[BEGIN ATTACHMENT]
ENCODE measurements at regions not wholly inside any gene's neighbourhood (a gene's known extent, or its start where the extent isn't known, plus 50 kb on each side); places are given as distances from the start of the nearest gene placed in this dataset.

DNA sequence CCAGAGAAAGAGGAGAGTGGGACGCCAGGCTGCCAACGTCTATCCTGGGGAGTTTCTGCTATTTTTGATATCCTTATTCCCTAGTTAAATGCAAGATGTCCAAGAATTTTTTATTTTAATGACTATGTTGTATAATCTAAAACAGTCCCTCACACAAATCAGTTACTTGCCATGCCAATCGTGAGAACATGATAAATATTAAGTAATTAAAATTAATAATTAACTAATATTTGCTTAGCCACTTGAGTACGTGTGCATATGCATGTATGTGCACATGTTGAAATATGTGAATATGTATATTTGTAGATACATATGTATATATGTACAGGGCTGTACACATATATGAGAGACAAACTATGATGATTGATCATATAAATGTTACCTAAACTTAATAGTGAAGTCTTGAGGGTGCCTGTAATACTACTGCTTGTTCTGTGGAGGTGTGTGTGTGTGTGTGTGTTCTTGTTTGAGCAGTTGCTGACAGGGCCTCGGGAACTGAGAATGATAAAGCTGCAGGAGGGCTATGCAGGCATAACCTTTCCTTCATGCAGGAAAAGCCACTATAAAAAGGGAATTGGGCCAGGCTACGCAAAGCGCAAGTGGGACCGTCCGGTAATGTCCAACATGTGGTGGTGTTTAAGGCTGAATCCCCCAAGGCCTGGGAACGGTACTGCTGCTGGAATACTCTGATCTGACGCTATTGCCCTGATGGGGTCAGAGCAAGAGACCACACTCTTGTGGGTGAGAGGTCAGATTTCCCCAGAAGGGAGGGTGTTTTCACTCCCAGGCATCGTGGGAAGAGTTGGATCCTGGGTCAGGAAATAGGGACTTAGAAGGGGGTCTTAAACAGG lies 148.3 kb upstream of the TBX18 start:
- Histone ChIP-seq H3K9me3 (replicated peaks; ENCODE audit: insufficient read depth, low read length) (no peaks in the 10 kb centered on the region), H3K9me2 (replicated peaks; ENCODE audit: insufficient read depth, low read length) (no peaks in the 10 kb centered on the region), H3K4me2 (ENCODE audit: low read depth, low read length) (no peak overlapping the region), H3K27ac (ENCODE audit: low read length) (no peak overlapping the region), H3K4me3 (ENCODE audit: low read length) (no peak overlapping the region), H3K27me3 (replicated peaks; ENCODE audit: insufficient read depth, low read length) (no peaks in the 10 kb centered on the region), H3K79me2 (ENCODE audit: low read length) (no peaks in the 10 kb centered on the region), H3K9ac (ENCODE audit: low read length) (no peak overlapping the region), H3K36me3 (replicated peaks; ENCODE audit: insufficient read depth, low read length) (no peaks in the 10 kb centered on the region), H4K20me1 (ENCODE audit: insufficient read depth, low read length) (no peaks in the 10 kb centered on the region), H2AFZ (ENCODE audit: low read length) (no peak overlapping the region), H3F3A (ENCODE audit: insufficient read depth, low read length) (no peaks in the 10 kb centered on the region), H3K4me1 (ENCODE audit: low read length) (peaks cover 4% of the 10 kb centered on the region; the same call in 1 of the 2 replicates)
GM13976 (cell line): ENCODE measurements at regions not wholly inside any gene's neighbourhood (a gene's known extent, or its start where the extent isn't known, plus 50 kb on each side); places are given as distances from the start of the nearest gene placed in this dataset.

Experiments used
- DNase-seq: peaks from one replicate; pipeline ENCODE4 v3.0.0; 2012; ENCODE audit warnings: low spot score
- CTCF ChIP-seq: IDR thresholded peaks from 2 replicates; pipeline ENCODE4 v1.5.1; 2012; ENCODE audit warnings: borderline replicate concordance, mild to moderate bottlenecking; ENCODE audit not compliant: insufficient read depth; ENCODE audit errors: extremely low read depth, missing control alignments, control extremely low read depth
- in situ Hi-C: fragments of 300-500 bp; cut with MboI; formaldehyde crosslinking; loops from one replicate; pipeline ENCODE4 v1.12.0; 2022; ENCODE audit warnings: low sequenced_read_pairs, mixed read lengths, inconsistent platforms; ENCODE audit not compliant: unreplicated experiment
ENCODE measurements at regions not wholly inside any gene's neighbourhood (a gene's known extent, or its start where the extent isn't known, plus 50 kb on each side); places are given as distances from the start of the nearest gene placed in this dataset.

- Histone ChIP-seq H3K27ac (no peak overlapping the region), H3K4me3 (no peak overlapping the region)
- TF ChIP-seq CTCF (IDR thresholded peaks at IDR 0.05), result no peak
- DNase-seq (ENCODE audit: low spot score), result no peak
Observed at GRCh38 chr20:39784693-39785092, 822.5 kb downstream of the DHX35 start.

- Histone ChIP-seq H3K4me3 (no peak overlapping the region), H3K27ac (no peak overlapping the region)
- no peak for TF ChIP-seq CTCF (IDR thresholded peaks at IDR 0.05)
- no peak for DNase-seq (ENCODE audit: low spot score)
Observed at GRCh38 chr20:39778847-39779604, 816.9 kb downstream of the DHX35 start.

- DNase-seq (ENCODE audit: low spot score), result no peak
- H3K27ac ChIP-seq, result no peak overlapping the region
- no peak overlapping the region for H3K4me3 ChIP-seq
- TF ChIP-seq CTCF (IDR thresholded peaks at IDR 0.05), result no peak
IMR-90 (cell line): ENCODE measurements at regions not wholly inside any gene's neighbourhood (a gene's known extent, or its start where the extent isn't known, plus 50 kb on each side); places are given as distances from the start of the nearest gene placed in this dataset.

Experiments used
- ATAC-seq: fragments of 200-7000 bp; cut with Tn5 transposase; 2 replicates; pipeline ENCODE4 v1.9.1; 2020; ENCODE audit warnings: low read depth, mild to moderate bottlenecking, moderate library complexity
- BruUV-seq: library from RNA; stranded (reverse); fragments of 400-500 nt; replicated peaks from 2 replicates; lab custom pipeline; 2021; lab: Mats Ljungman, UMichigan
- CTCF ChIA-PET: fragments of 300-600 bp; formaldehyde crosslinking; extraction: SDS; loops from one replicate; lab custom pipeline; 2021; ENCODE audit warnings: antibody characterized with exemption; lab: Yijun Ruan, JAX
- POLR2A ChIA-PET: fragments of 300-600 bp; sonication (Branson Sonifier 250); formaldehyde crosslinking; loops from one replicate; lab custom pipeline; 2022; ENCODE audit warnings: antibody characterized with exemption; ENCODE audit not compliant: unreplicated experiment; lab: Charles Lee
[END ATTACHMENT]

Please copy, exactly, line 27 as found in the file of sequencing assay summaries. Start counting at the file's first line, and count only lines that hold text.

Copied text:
- POLR2A ChIA-PET: fragments of 300-600 bp; sonication (Branson Sonifier 250); formaldehyde crosslinking; loops from one replicate; lab custom pipeline; 2022; ENCODE audit warnings: antibody characterized with exemption; ENCODE audit not compliant: unreplicated experiment; lab: Charles Lee